Home https://server7.kproxy.com/servlet/redirect.srv/sruj/smyrwpoii/p2/ World https://server7.kproxy.com/servlet/redirect.srv/sruj/smyrwpoii/p2/ India launches massive Covid-19 vaccination campaign on Saturday (January 16th)

India launches massive Covid-19 vaccination campaign on Saturday (January 16th)

Bangalore airport officials transfer cardboard boxes containing vials of Covishield vaccine developed by the Indian Serum Institute in Bangalore, India, on January 12, 2021.

Stringer | Xinhua | Getty images

SINGAPORE – India is preparing for one of the largest mass vaccination exercises in the world, starting on Saturday.

The South Asian country plans to inoculate about 300 million people, or more than 20% of its 1

.3 billion population, against Covid-19 in the first phase of the exercise.

Indian airlines began delivering the first doses of vaccines to Delhi and other major cities, including Kolkata, Ahmedabad and the Bengaluru Technology Center, Civil Aviation Minister Hardyip Singh Puri tweeted earlier this week.

Priority for the photos will be given to health and other frontline employees – about 30 million people. This will be followed by those over the age of 50 and other younger, high-risk individuals.

Dissemination will involve close cooperation between the central government and the states.

India has also developed a digital portal called the Co-WIN vaccine management system. It will provide real-time information on “vaccine stocks, their storage temperature and individual monitoring of beneficiaries,” according to the health ministry.

India has a long history of immunization campaigns … and will rely on this attempt to spread coronavirus vaccines.

“India’s experience in vaccine production and its experience with mass immunization campaigns have prepared it well for the Phase 1 vaccinations that are due to begin this weekend,” Achilles Berry, a South Asian analyst at Eurasia Group, said in a report this week.

“India has a long history of immunization campaigns, including its Universal Immunization Program, which inoculates 55 million a year, and will rely on this expertise to distribute coronavirus vaccines,” he added.

Emergency approval

The Indian Drug Regulatory Authority has approved the limited use of two emergency coronavirus vaccines, both of which are delivered to various inoculation centers before Saturday.

One is a vaccine developed by the British-Swedish company AstraZeneca and Oxford University, which is produced domestically by the Serum Institute of India (SII) and is known locally as Covishield.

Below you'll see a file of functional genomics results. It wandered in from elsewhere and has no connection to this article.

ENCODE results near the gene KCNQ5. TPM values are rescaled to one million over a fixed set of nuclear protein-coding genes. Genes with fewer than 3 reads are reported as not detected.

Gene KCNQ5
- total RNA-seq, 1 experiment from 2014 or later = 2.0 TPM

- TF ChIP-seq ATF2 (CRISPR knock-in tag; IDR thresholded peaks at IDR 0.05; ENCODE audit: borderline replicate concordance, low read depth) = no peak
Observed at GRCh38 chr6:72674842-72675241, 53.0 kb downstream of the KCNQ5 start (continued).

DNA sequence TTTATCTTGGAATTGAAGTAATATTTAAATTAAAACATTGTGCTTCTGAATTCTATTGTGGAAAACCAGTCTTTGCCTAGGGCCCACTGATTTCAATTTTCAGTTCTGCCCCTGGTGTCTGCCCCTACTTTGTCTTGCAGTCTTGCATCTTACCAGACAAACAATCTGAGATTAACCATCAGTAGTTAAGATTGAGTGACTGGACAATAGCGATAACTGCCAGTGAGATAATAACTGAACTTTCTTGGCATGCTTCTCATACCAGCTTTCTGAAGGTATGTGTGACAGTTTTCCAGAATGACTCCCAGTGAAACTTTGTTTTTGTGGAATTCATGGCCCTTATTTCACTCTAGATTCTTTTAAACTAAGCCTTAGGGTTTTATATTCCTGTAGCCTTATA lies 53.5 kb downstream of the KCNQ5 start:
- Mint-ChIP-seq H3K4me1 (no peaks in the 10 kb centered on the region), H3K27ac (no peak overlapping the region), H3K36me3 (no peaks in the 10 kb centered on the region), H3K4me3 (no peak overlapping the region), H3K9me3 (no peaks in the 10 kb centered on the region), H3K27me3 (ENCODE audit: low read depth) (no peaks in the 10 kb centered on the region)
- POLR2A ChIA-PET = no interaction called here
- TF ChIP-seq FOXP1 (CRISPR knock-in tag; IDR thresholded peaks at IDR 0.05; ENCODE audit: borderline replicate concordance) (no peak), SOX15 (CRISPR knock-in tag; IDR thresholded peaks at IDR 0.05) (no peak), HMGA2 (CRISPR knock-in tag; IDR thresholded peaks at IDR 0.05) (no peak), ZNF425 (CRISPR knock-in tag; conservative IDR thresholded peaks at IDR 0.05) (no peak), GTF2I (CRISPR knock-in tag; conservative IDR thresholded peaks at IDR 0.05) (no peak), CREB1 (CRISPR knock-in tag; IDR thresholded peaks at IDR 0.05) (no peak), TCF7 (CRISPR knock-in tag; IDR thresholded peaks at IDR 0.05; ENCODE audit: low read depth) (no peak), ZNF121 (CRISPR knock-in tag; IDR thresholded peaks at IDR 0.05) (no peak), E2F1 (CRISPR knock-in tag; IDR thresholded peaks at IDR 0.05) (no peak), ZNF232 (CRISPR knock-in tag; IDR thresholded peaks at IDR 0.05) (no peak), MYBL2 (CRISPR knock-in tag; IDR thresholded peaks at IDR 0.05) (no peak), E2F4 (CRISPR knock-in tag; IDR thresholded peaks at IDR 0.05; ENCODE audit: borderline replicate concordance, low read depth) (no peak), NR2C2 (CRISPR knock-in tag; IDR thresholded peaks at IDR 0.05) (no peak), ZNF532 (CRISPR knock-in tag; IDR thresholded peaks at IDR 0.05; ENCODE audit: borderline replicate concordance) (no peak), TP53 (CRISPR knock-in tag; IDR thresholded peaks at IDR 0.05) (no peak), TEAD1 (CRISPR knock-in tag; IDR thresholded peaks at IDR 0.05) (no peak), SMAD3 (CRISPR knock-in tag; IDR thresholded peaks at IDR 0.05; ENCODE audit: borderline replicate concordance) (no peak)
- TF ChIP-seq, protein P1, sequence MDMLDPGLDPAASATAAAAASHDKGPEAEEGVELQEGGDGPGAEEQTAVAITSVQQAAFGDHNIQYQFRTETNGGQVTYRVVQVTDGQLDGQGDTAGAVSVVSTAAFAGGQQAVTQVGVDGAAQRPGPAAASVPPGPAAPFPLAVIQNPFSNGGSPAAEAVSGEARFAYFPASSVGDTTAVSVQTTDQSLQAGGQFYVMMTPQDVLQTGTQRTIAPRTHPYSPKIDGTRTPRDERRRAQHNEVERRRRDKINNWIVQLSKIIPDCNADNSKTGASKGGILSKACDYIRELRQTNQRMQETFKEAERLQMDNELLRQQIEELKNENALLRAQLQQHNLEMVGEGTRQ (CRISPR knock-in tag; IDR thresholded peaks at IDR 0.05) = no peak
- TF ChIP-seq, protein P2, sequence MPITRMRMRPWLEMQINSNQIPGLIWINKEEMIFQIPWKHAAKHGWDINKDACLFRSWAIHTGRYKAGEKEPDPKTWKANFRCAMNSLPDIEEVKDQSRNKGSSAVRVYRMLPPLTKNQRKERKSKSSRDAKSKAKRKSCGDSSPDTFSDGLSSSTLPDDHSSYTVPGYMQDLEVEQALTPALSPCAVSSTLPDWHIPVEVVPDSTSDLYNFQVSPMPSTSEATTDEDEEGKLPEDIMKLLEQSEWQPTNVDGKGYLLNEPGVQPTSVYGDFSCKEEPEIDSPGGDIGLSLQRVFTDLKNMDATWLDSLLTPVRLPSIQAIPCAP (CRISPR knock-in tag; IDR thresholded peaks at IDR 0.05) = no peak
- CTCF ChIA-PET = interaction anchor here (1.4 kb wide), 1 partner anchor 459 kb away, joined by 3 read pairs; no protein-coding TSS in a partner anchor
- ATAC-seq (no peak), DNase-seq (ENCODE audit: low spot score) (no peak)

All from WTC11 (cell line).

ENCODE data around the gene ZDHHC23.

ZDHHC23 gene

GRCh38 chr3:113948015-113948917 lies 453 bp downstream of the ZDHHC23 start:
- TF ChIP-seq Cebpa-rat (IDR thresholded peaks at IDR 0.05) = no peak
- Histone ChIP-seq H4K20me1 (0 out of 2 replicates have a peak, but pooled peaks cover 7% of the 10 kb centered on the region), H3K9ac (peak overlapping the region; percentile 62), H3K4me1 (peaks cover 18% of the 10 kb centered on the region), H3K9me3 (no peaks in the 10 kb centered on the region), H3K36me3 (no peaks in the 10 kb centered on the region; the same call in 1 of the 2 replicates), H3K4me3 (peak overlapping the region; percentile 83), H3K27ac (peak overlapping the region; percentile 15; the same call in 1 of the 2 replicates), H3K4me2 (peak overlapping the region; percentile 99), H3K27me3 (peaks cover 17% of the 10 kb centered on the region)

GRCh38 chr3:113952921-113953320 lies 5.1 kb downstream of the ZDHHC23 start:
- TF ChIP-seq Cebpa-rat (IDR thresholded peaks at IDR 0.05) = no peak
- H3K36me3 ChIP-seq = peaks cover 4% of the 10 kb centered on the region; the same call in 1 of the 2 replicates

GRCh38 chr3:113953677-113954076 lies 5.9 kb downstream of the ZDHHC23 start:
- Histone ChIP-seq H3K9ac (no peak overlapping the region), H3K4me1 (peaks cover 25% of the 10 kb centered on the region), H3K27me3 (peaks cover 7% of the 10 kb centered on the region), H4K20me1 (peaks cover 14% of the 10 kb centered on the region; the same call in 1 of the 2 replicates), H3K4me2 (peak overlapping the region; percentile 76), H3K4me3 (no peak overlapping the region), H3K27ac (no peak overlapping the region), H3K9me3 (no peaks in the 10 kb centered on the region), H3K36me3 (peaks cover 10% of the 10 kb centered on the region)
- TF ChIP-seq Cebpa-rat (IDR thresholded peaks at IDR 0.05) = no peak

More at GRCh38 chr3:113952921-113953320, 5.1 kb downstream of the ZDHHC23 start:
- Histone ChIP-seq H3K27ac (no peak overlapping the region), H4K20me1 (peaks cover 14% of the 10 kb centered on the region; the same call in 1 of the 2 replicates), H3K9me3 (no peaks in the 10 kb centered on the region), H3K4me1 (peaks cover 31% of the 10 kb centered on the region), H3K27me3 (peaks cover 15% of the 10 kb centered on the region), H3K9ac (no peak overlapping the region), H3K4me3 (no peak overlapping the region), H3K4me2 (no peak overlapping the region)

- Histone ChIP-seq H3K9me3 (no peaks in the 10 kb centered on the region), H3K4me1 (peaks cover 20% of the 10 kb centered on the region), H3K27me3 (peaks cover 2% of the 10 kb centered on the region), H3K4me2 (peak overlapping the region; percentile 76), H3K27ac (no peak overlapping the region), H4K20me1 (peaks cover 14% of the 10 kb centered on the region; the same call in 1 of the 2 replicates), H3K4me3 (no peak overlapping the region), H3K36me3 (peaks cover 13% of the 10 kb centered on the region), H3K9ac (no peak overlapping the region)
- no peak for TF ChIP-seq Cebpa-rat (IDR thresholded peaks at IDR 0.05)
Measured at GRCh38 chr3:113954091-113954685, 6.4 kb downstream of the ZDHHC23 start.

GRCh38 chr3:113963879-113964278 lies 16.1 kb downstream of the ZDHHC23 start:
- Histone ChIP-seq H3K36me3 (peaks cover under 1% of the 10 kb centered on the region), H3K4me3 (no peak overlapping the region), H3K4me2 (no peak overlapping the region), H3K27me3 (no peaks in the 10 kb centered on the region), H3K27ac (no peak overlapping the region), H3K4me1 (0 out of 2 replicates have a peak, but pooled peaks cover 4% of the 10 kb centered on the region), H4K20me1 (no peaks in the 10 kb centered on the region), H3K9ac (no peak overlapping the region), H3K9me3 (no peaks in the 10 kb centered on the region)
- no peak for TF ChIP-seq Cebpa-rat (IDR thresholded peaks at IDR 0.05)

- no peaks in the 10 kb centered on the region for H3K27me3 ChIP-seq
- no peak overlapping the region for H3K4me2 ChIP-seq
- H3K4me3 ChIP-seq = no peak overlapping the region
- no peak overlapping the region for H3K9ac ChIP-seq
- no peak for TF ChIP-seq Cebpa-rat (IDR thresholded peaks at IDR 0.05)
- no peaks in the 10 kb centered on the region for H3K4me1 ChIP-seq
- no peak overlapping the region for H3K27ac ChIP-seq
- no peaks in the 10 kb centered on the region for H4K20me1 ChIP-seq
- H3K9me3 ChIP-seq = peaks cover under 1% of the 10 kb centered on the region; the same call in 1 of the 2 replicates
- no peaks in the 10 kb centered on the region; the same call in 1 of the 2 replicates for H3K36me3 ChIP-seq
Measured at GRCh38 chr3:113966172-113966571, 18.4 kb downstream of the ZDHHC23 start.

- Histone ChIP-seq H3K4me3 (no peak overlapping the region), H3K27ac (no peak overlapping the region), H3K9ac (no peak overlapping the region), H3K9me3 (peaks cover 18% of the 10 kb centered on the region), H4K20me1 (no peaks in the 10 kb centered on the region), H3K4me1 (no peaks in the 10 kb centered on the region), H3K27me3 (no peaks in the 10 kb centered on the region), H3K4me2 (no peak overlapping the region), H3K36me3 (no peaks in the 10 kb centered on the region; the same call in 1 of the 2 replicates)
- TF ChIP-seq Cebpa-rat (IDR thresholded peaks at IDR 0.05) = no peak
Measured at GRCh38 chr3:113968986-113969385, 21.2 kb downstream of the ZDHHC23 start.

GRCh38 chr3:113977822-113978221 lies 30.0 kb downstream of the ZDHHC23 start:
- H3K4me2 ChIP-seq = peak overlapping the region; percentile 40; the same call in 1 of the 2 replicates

Another vaccine, called Covaxin, was developed internally by Indian Bharat Biotech in collaboration with the Indian State Council for Medical Research. He received an emergency use permit as clinical trials continued.

Covaxin’s approval has reportedly been criticized by some because the regulator gave the green light shortly after asking Bharat Biotech for more analysis.

Indian Health Minister said on Tuesday that the Indian government had signed public procurement agreements for 11 million doses of Covishield at 200 Indian rupees ($ 2.74) per dose and 5.5 million doses of covaxin at an average price of 206 rupees per shot, which is likely to be cheaper than what it will cost in the private market.

Several other candidates, including a second vaccine developed in the country by Zydus Cadila, are undergoing clinical trials.

Potential risks

There are currently more than 10.5 million reported cases of coronavirus in India, second only to the United States. More than 151,000 people have died from Covid-19 in India, according to data from John Hopkins University. But daily reports show that the number of cases of active infection is declining.

The largest country in South Asia is also the largest producer of vaccines in the world and is said to produce about 60% of all vaccines sold worldwide.

As such, the production of Covid vaccines in India is expected to play a major role in global immunization mechanisms against the disease.

Bery of the Eurasia Group said that despite the government’s optimism, two important risks could potentially delay the spread of the vaccination campaign.

“First, vaccine production capacity will be limited even at best,” he said, adding that if local vaccine manufacturers cannot produce the 600 million doses needed to inoculate the initial 300 million people, then the immunization India’s schedule – and the export of vaccines to other countries – could be significantly delayed. “

The second risk is that the vaccination campaign in India will rely heavily on state governments, “whose capacity and experience vary considerably,” Berry said. “Effective coordination between the central and state governments will be needed, something that was not Modi’s (Prime Minister Narendra’s) strength.”

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